STATE OF NEW YORK
25 BEAVER STREET
NEW YORK, NEW YORK 10004
|George E. Pataki
In the factual situation below, if the workers compensation insurer and the accident and health insurer both claim the other insurer is primary, which insurer is responsible for the claim?
The accident and health insurer should pay the claim in accordance with the policy provisions, subject to possible reimbursement from the workers compensation insurer.
An inquirer asked about a situation where an individual is hospitalized purportedly as a result of an industrial accident and the claim is denied by the accident and health insurer because it asserts that the workers compensation insurer is responsible. When the claim is submitted to the workers compensation insurer, it disclaims, contending that the hospitalization was not due to a compensable injury.
New York Workers Compensation Law § 13 (McKinney 2005) requires that the employer, either directly or through an insurer, provide medical care to an employee injured in a compensable accident. Accordingly, the workers compensation insurer would be the responsible insurer. That situation is recognized by the Insurance Department in § 52.16(c) of N.Y. Comp. Codes R. & Regs. tit 11Pt. 52, (Regulation 62):
No policy shall limit or exclude coverage by type of illness, accident, treatment or medical condition, except as follows: . . .(8) . . . benefits provided under Medicare or other government program. . . any State or Federal workers' compensation, employers' liability or occupational disease law; . . . (emphasis added)
The exclusion for workers compensation benefits in N.Y. Comp. Codes R. & Regs. tit 11, § 52.16(c)(8) was specifically drafted by the New York Insurance Department to be predicated upon the provision of such benefits, not merely eligibility for workers compensation benefits. The placement of an exclusion for workers compensation benefits in an accident and health insurance policy is discretionary with the health insurer. If such a provision is not included, the health insurer would be required to pay a claim, irrespective of the possible existence of benefits under the New York Workers Compensation Law.
A situation where the workers compensation insurer denies the existence of a compensable injury is governed by New York Workers Compensation Law § 13(d):
(1) In the event that an insurer or health benefits plan makes payments for medical and/or hospital services for or on behalf of an injured employee they shall be entitled to be reimbursed for such payments by the carrier or employer within the limits of the medical and hospital fee schedules if the [workers compensation] board determines that the claim is compensable. . . . Notwithstanding any other provision of law, in no event shall the carrier or employer be required to reimburse the insurer or health benefits plan in an amount greater than the amount paid for medical and hospital services for or on behalf of the injured employer by such corporation or company; provided, however, if the carrier or employer does not reimburse the insurer or health benefits plan within thirty days after the board determines that the claim is compensable, the carrier or employer shall reimburse the insurer or health benefits plan at the amount the carrier or employer would be obligated to reimburse the hospital or other provider of medical services if the carrier or employer made payment directly to the provider of medical and/or hospital services pursuant to this chapter . . . . Upon reimbursement to the insurer or health benefits plan pursuant to this subdivision, the carrier or employer shall be relieved of liability for the medical and/or hospital services for which payment has been made by the insurer or health benefits plan.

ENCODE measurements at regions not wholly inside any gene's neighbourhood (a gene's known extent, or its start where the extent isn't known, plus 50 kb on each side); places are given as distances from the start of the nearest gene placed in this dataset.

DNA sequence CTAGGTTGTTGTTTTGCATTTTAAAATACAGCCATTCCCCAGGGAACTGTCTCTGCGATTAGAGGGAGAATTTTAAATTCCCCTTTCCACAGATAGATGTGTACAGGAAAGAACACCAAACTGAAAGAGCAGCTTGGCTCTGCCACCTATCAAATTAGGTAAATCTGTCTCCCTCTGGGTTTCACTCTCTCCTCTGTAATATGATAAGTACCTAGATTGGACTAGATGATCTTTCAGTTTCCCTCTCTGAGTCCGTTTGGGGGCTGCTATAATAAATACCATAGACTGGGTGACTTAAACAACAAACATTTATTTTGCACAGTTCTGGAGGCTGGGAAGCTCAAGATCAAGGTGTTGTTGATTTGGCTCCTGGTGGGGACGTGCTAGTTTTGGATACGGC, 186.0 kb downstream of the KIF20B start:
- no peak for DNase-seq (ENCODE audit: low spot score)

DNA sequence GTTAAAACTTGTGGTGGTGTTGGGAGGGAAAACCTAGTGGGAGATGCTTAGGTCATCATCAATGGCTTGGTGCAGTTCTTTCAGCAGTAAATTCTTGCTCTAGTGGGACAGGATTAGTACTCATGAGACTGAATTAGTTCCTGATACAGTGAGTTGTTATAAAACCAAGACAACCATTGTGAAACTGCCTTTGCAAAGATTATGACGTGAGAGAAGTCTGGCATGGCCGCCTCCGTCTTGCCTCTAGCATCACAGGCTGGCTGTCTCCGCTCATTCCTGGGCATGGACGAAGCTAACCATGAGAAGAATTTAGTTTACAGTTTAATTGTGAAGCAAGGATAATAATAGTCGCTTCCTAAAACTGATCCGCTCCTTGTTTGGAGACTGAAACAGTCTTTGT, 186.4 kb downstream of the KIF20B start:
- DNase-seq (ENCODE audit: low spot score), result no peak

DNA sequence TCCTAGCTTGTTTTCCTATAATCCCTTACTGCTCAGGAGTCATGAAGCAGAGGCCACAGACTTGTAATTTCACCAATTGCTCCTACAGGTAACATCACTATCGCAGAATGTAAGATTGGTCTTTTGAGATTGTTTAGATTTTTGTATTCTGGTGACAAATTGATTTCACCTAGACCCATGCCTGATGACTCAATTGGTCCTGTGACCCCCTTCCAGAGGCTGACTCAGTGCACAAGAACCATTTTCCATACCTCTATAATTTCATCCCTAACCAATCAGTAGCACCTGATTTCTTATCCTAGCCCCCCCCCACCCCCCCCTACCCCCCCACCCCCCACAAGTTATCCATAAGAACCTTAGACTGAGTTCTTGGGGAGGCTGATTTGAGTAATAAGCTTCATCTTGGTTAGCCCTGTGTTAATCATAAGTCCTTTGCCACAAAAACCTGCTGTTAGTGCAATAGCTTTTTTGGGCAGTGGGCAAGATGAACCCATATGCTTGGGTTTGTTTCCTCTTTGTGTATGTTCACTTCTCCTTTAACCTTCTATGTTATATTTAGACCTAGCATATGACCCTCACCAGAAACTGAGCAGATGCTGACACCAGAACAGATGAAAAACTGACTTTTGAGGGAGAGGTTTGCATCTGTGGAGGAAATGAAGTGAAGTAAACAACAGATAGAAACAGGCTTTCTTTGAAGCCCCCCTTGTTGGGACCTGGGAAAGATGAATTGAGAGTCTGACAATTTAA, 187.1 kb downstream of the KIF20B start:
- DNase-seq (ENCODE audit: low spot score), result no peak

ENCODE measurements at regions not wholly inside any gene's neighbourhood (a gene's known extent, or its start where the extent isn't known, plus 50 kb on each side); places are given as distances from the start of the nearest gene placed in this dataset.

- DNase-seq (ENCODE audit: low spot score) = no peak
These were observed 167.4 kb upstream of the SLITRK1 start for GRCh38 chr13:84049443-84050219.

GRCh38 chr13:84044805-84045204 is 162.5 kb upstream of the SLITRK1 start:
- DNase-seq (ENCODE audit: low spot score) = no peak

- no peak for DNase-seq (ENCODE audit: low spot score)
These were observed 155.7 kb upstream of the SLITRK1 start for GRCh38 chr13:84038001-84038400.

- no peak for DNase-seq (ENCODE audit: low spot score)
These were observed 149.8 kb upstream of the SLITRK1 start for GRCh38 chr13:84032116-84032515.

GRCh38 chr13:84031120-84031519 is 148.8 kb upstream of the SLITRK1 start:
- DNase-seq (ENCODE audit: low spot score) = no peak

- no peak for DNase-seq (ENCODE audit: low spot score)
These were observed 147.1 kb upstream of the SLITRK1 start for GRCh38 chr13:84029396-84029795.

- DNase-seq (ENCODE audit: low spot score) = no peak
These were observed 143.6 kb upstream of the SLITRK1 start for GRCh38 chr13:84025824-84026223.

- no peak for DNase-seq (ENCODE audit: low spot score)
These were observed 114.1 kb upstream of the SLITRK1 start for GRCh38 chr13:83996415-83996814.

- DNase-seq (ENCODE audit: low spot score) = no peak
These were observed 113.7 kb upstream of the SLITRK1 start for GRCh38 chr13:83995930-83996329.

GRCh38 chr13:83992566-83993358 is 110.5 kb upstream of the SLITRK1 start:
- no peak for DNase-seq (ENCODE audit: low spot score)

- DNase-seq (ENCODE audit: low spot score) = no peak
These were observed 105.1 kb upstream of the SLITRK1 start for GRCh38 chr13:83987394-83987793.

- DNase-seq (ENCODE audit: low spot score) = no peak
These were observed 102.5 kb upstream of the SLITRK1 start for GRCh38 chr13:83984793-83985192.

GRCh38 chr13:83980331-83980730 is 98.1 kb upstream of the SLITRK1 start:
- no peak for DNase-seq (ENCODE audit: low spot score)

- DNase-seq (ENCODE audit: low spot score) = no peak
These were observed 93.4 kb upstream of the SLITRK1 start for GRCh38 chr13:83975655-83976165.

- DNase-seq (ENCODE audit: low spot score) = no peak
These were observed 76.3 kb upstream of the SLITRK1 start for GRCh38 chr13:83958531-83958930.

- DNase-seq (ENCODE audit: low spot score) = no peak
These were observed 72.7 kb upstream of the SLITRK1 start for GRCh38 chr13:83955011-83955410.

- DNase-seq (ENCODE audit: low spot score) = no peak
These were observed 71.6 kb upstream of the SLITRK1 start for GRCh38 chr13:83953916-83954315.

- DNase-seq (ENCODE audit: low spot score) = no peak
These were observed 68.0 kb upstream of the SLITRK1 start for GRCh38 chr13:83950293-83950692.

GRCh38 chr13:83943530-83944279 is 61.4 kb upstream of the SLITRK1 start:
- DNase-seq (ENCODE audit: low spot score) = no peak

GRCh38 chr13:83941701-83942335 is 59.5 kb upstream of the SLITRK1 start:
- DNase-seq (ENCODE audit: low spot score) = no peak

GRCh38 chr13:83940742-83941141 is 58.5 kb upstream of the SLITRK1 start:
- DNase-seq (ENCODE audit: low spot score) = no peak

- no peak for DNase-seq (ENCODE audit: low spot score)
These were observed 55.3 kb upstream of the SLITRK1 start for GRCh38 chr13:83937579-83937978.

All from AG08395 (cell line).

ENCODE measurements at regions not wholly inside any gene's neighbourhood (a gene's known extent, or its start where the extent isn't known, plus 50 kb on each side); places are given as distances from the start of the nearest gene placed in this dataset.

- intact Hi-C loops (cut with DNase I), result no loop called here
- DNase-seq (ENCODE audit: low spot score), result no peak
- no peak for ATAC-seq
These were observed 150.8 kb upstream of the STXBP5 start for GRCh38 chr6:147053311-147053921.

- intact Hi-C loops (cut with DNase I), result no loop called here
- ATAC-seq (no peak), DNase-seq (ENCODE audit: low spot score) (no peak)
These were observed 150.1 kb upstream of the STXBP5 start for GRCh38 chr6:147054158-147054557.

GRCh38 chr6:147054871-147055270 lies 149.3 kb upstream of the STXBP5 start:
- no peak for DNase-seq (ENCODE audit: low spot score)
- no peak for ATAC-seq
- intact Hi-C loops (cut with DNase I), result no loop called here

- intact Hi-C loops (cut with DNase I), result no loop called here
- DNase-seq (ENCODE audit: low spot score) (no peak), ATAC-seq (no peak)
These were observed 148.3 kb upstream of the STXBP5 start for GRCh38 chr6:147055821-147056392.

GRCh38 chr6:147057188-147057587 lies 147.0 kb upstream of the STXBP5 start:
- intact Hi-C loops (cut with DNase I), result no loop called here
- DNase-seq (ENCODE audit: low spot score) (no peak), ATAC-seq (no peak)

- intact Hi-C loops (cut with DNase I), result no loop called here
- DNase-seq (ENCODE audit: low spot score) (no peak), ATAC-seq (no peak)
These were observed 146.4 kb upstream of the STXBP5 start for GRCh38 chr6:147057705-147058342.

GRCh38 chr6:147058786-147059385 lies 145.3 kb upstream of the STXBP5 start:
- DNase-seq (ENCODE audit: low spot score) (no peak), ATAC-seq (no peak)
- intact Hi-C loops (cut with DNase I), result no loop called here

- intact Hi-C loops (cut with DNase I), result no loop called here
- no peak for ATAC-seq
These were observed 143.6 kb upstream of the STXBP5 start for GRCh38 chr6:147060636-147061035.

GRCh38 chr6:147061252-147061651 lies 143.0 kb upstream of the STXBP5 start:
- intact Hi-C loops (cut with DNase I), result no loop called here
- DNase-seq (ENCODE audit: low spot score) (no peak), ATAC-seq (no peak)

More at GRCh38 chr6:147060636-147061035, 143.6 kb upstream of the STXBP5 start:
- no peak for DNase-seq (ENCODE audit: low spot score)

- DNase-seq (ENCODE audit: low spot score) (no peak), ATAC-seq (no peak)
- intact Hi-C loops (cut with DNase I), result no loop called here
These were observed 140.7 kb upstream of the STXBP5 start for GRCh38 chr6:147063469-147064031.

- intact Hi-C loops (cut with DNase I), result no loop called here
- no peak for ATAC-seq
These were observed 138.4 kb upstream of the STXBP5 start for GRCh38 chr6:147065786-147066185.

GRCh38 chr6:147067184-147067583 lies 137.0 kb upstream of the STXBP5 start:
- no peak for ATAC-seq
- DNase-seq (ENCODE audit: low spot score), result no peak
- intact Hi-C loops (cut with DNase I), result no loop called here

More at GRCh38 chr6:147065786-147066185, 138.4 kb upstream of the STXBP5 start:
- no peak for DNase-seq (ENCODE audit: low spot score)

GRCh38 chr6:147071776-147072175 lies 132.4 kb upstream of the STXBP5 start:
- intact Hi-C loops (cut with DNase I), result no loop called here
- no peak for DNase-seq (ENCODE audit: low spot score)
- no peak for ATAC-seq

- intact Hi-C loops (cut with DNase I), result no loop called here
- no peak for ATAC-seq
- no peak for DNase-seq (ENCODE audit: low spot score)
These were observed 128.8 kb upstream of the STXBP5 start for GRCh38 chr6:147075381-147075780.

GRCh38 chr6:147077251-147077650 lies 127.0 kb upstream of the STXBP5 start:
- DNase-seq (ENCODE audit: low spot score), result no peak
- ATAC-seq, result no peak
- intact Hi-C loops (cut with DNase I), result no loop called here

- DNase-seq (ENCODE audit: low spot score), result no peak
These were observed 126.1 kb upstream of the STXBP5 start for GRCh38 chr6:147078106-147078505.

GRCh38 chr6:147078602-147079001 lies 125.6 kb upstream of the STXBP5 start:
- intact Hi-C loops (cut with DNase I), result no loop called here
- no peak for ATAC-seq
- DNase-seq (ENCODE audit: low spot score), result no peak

(2) An insurer or health benefits plan entitled to reimbursement pursuant to paragraph one of this subdivision shall receive copies of the hearing and decision notices and shall develop with the carrier or employer its own mechanisms and standard operating procedures for payment of undisputed claims for reimbursement. In cases of disputed claims for reimbursement that are filed with the board within three years of the date of payment for services rendered by the health care provider . . . the sole remedy of the insurer or health benefit plan to recover on a claim arising pursuant to this subdivision shall be the submission of the controversy to mandatory arbitration or other alternative dispute resolution procedures as defined by rules and regulations promulgated by the chair [of the Workers Compensation Board] . . . .
The procedures contemplated by New York Workers Compensation Law § 13(d)(2) are found in N. Y. Comp. Codes R. & Regs. tit. 12, Part 325-5 (2000).
Any questions as to whether an accident is compensable under the New York Workers Compensation Law, they should be addressed to:
New York State Workers Compensation Board
20 Park Street
Albany, NY 12207.
For further information you may contact Principal Attorney Alan Rachlin at the New York City office.